Turner not concerned with split of QB reps

MANKATO, Minn. -- When the Minnesota Vikings are back on the field for their second preseason game on Saturday night, against the Arizona Cardinals at TCF Bank Stadium, offensive coordinator Norv Turner will probably be less concerned than most of us charting the horse-race aspect of the Minnesota Vikings' quarterback competition. Matt Cassel will need to play more than the 10 snaps he got last Friday, and that could affect how much time Teddy Bridgewater gets with the first-team offense.

Who plays where, and how much, isn't factoring all that much into Turner's thinking about the quarterbacks.

"That's so overrated," Turner said of the need to see a certain quarterback with the first-team offense. "You get an evaluation of a guy when he plays. The things that happen to him with the second (team), the same exact things are going to happen to him with the (No.) 1s. (Bridgewater) got a 10-play drive with the 1s. He got as many snaps as Matt did with the 1s. I'm not interested in evaluating Teddy. I'm interested in coaching him and continuing to help him get better. We evaluated Teddy before the draft. We know what he's capable of doing."

On Friday night against the Oakland Raiders, Bridgewater "showed all the things that you need to be a quarterback in this league," Turner said. "He was quick with the ball. He made good decisions. For the most part, he got the ball out quick. He's very elusive. I think that's hard for guys to rush you when that's the case. He got pretty good pressure a couple times, and he probably could have gotten the ball out (sooner). He will be able to get the ball out as we continue doing it."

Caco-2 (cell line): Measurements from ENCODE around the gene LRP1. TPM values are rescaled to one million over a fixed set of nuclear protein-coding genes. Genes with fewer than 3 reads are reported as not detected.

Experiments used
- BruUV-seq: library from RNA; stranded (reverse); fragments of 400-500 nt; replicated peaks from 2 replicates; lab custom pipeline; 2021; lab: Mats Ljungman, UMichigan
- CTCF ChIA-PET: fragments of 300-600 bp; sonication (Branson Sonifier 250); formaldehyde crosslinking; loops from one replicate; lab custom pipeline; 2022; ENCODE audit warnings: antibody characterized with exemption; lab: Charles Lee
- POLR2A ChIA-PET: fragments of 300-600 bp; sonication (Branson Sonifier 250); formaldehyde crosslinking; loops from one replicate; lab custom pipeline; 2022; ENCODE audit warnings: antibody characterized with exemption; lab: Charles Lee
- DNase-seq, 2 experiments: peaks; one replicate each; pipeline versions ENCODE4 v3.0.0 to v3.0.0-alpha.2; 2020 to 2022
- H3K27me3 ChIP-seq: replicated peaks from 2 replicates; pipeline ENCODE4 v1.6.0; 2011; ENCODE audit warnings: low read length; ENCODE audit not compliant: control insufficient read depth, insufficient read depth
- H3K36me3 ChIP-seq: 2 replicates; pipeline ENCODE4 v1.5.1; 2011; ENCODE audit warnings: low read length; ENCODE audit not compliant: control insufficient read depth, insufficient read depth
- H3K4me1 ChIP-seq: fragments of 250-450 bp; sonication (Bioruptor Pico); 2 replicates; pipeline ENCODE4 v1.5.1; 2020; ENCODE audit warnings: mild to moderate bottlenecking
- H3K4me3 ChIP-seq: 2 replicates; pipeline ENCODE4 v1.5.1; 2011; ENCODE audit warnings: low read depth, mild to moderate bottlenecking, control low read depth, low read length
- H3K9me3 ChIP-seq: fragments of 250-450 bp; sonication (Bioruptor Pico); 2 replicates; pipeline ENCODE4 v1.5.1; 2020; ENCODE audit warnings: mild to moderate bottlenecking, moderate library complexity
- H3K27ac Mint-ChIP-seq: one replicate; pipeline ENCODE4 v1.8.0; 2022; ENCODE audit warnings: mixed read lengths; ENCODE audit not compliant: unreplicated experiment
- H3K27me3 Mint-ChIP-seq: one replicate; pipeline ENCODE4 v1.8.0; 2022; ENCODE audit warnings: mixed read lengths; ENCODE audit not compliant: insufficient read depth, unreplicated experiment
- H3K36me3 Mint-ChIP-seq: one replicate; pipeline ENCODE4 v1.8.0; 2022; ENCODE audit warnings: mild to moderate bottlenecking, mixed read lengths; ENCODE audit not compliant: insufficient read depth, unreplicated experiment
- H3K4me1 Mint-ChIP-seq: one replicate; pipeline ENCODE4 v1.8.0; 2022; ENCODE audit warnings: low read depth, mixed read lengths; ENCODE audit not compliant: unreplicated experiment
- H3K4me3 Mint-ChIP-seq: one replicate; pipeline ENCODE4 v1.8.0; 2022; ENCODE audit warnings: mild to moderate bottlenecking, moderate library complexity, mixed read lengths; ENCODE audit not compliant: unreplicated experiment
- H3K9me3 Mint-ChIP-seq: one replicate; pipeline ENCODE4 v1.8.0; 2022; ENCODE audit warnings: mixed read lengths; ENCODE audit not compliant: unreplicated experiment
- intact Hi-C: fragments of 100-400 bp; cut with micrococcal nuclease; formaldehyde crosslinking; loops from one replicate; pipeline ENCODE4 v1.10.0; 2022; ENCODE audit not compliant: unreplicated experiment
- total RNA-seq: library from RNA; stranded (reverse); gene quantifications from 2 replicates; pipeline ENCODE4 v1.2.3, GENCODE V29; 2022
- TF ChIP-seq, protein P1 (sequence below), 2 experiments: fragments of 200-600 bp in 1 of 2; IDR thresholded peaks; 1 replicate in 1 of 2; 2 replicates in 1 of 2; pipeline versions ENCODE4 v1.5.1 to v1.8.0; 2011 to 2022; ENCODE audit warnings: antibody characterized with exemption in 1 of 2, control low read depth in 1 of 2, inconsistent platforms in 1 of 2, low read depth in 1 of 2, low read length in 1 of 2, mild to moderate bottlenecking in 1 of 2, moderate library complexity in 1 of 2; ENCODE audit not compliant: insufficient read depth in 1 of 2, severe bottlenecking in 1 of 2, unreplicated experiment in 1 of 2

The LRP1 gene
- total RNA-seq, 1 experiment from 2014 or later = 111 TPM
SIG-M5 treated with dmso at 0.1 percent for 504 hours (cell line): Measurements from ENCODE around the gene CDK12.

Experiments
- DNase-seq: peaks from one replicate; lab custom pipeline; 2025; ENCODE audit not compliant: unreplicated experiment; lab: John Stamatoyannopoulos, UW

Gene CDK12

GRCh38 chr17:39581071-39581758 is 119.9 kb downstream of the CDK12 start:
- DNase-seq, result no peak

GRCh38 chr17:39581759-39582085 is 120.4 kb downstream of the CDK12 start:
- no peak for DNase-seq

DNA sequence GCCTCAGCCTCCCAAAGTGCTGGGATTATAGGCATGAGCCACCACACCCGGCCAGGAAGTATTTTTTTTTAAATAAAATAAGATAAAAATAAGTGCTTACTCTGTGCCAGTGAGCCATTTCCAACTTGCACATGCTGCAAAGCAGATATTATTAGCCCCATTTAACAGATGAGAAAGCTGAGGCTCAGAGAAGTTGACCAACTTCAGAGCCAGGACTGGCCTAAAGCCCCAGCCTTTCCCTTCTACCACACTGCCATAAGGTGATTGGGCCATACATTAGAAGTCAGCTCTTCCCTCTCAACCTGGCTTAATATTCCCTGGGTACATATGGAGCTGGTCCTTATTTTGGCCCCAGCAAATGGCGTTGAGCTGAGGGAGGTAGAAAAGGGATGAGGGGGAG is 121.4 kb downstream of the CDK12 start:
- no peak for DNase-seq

Bridgewater started the game with a 21-yard strike to Greg Jennings after rolling to his right, a play that was called back because the Vikings only had six men on the line of scrimmage. The throw, Turner said, was "as good a throw as you can make." The Vikings will take advantage of Bridgewater's mobility, and they could also use the tactic to make the game easier for the rookie by only requiring him to read half the field after he rolls to one side or the other.

"It can simplify things, but it simplifies things for the defense, too," Turner said. "You can't live on those things. Those things are change-ups you mix in. He's going to be able to do that."

Bridgewater looked rattled by pressure on Friday night, but he handled it well throughout his college career, and will likely adapt to it in the NFL. It might be interesting to see him get some snaps against a first-team Cardinals defense that posted 47 sacks a year ago and plays one of the league's better 3-4 schemes, but the personnel on the field doesn't have as significant an effect on the Vikings' evaluations of Bridgewater as it does in the rest of our minds. That is worth remembering on Saturday, when the Vikings will be looking for progress from Bridgewater no matter what point in the game he gets on the field.